Fighting corruption in Ghana is a solitary job, according to Mary Addah in the OSP-Cecilia Dapaah case
The court’s directive to the Office of the Special Prosecutor to return funds confiscated from the troubled former Sanitation Minister, Cecilia Dapaah, to her has angered the Executive Director of the Ghana Integrity Initiative (GII).
According to Mary Addah, this development shows how difficult it is to tackle corruption in Ghana.
According to her, state institutions must always support the battle against corruption.
On Saturday, September 2, she claimed that the decision was not in the best interests of the nation when speaking on JoyNews’ Newsfile programme.
“This is one of those situations where it’s challenging to understand exactly what’s happening. Fighting corruption continues to be a very solitary endeavour, she told host Samson Lardy. “The Office of the Special Prosecutor is one that will help this country if we want to fight corruption, and we continue to support them to carry out their investigations and prosecutions of corruption and corruption-related offences.
On August 31, the Financial and Economic Division of the Accra High Court issued a directive for the Office of the Special Prosecutor to return all funds confiscated from Cecilia Dapaah, the disgraced former sanitation minister.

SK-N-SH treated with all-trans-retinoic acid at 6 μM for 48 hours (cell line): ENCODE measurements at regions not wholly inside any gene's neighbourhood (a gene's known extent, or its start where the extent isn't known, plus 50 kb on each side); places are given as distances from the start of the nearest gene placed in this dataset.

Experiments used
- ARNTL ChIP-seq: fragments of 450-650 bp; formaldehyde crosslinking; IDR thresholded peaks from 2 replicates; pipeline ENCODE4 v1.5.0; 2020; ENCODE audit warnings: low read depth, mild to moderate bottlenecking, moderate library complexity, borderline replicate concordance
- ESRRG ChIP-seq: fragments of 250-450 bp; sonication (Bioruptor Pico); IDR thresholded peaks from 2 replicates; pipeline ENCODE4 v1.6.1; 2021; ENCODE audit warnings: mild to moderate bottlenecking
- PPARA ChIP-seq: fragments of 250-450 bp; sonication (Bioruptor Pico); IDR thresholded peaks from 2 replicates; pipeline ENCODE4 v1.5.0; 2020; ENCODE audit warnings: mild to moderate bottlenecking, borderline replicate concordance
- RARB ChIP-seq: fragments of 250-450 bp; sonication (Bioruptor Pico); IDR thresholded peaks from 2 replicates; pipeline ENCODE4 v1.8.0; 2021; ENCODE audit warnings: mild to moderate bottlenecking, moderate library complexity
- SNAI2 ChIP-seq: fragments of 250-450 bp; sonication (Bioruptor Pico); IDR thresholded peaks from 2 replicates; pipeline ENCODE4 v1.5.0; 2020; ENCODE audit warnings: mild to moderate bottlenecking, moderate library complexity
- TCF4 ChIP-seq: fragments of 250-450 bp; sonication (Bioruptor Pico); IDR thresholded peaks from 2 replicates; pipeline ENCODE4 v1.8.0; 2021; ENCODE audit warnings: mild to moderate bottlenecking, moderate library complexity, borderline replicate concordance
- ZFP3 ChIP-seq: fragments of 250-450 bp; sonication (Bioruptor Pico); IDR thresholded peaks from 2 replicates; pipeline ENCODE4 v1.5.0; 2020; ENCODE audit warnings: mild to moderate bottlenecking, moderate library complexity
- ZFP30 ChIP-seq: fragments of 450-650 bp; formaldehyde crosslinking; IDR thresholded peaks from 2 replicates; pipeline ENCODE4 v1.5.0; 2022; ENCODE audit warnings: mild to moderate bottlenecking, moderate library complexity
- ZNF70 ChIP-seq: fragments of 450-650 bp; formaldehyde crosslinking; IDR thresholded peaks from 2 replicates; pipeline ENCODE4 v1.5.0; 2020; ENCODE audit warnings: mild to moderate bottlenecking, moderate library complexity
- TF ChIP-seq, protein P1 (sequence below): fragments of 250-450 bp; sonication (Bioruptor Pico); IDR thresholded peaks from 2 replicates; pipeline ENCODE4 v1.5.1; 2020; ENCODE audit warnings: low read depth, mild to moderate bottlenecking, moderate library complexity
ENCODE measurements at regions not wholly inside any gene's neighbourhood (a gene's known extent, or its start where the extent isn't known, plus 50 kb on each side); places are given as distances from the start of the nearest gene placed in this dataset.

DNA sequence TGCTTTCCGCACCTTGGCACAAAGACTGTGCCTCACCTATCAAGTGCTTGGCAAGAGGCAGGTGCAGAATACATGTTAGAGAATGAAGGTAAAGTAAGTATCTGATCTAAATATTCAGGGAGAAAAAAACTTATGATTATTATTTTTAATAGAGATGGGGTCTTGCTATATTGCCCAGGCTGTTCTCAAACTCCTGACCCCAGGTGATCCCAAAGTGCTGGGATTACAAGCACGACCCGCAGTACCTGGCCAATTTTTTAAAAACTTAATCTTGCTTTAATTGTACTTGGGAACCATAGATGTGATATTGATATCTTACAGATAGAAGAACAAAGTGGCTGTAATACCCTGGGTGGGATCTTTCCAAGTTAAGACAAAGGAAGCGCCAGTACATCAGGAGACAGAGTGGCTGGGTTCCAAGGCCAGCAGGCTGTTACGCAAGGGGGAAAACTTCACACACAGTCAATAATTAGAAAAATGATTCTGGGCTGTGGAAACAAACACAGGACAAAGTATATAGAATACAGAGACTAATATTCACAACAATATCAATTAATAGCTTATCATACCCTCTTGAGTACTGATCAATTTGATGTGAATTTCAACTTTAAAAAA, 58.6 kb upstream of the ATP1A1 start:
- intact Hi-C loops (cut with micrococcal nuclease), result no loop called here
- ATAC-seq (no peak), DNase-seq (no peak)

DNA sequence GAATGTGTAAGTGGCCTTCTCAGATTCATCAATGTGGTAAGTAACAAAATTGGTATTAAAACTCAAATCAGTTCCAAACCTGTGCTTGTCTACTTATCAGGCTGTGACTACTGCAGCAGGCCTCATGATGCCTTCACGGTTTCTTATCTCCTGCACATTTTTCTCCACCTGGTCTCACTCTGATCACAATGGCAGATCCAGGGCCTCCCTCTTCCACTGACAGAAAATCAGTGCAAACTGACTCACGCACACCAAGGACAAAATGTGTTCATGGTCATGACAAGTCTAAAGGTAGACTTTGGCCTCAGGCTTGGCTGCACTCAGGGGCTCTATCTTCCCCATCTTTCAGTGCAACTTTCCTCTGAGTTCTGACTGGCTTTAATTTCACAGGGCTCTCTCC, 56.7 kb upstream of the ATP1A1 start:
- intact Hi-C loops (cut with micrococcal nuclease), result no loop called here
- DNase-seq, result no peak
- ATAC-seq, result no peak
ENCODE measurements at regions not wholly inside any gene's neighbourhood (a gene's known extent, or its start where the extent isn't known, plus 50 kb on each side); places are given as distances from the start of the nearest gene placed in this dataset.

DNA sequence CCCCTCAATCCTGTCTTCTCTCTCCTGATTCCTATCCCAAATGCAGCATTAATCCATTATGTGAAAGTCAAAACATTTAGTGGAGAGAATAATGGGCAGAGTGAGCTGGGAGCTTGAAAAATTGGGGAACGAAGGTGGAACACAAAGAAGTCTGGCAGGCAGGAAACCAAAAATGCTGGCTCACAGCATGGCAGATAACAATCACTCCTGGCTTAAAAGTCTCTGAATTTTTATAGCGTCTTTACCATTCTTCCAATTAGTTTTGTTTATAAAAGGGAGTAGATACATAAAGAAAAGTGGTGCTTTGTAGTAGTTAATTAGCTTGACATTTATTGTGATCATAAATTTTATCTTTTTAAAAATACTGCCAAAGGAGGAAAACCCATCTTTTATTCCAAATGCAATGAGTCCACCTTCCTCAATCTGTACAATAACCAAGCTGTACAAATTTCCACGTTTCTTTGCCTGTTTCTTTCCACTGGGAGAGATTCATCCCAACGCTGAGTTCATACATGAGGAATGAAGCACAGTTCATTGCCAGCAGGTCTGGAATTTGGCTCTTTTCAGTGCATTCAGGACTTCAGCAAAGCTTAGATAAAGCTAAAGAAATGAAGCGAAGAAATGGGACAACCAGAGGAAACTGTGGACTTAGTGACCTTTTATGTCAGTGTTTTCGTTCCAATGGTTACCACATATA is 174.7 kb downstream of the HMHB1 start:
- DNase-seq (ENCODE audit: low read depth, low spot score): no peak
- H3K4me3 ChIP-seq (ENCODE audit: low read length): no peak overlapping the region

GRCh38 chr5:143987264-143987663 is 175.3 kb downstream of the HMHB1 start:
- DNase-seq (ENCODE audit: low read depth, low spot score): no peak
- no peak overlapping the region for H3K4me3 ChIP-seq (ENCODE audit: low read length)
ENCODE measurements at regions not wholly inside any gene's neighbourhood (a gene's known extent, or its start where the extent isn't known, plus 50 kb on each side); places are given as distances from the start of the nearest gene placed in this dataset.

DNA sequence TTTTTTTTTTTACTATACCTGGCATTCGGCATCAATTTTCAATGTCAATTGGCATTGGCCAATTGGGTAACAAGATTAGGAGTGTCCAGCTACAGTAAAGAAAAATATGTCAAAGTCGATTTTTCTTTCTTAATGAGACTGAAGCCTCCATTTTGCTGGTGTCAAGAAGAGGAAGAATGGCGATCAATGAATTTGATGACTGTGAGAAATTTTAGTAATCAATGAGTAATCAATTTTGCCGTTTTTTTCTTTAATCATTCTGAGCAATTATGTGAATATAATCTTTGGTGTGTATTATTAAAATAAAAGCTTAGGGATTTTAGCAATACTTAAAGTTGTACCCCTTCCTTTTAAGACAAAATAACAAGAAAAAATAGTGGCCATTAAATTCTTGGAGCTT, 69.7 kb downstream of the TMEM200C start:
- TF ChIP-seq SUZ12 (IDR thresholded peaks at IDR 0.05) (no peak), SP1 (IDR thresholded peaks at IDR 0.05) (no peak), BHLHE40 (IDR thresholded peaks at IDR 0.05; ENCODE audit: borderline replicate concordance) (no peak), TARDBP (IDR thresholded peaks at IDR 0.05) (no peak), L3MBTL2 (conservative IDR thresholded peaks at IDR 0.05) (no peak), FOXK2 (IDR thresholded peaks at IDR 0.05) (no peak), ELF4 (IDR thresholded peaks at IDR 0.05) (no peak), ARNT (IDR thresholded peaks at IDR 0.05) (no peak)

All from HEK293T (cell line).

The Court ruled that this decision must be followed within seven days. Additionally, the Court stated that it was unable to authenticate the freezing of her bank accounts and other assets.
However, in a statement in reaction to the Court’s order, the OSP stated it respected the instruction but disagreed with it since it was incorrect.
“The OSP disagrees with the Court’s ruling, but it respects the Court’s determination. First, the OSP considers that the Court’s calculation of the time limit is inaccurate.
“Over the course of two (2) weeks, the OSP searched three (3) private homes connected to Ms. Dapaah. During that time, the searches and discoveries were continuous. Once the search and discovery window is taken into account, there is little question that the OSP submitted their application inside the statutory window.
The OSP further stressed that, contrary to what is implied, their decision to freeze the accounts was not motivated by public opinion.
The freeze order was not made in response to popular opinion. Instead, it was based on court documents submitted in a criminal case where Ms. Dapaah was the complainant and was heard by the Circuit Court of Accra. Furthermore, as required by law, the freezing order was implemented to facilitate the inquiry rather than on the basis of the investigation, as the Court suggested. It cannot therefore be claimed that the OSP did not conduct adequate investigations to support the freezing order. The investigation just got started, and it’s still going.
Following the discovery that Madam Dapaah was keeping more than $1 million in her home, the OSP opened a corruption and corruption-related offence investigation into her.